Throughout the day the robot performed well, with issues being mechanical and quickly fixed. Our driver, not trusting the autonomous gear scoring mechanism, had rammed the robot against a peg, sheering off several LEDs, damaging the camera mount, and bending the aluminum shaft that held it. We bent it back.

A piece of fuel got under the robot, tearing loose some wires. We reconnected them and added more electrical tape. Our robot was immobilized when the metal plate for the fuel pickup was bent downward, digging into the carpet. We cut it off with a jigsaw, and duct-taped over the rough metal edge.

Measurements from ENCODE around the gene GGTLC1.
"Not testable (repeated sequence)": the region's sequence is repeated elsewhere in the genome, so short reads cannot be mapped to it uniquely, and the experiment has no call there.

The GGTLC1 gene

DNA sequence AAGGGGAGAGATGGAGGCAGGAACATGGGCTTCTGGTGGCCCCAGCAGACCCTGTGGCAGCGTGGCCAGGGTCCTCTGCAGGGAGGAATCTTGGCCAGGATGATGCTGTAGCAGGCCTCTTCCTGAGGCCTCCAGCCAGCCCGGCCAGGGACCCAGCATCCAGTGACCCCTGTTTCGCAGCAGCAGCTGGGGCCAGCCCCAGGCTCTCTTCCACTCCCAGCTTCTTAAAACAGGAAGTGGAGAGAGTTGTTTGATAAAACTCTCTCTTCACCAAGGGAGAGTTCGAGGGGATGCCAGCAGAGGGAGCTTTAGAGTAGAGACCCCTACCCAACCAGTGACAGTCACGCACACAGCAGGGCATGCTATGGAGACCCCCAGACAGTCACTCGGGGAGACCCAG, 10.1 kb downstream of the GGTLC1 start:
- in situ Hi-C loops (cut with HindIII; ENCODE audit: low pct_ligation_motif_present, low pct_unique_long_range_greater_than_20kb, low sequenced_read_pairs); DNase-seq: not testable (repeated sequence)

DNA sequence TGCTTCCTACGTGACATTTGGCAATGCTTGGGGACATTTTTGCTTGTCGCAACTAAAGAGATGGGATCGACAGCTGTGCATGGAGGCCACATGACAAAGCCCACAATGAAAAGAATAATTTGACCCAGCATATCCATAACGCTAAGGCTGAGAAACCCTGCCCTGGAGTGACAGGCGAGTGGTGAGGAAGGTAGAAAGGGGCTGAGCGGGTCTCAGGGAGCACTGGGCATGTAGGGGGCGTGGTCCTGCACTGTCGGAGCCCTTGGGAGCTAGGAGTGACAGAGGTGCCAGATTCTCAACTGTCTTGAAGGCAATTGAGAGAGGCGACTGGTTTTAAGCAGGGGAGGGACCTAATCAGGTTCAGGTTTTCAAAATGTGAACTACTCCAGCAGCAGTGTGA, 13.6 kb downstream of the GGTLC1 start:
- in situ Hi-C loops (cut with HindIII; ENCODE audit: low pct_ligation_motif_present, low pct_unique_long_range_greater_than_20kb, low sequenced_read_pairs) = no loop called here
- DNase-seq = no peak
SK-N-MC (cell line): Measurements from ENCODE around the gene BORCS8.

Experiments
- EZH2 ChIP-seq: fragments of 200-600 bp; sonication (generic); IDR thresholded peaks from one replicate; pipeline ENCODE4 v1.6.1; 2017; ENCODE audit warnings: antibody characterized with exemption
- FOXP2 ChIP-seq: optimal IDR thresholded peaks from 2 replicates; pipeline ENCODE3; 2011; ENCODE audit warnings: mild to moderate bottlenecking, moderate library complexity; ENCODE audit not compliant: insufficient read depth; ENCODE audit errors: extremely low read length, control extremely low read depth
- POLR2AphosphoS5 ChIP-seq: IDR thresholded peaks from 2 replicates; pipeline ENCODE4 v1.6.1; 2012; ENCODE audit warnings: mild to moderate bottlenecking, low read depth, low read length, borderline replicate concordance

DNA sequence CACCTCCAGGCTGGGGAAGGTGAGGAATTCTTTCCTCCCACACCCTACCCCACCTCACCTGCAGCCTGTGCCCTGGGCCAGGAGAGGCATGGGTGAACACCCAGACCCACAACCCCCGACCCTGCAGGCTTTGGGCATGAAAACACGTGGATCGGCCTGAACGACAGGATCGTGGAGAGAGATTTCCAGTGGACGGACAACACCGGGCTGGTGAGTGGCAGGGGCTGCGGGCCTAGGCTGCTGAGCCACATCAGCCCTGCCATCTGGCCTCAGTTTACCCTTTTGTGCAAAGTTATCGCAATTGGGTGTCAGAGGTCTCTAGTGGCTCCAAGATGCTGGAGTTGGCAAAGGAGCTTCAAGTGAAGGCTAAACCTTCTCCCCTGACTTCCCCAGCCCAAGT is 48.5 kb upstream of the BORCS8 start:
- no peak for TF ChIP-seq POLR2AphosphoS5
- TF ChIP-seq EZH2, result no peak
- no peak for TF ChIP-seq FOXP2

With three more matches to go on the first day, our team set the robot up on the field, but signaled that they were not getting a camera feed. The robot did not move during autonomous, but quickly got back into the match once the player-controlled period began. Then things started going wrong on the field. Pieces that were supposed to move wouldn’t. Pieces that were supposed to stop kept going. Signal lights turned off. The field-fault alarm sounded.

The teams reset their robots to try again, but the field couldn’t be brought under control. Eventually the students on the field were told to leave. The robots were powered off. The volunteers at the event scurried around while the DJ played dance music to distract the thousands of teenagers.

As minutes stretched into hours, Miranda’s bedtime arrived. We headed back to the hotel. Much later that evening the field was finally fixed. Our team had their match, and then the school closed for the night.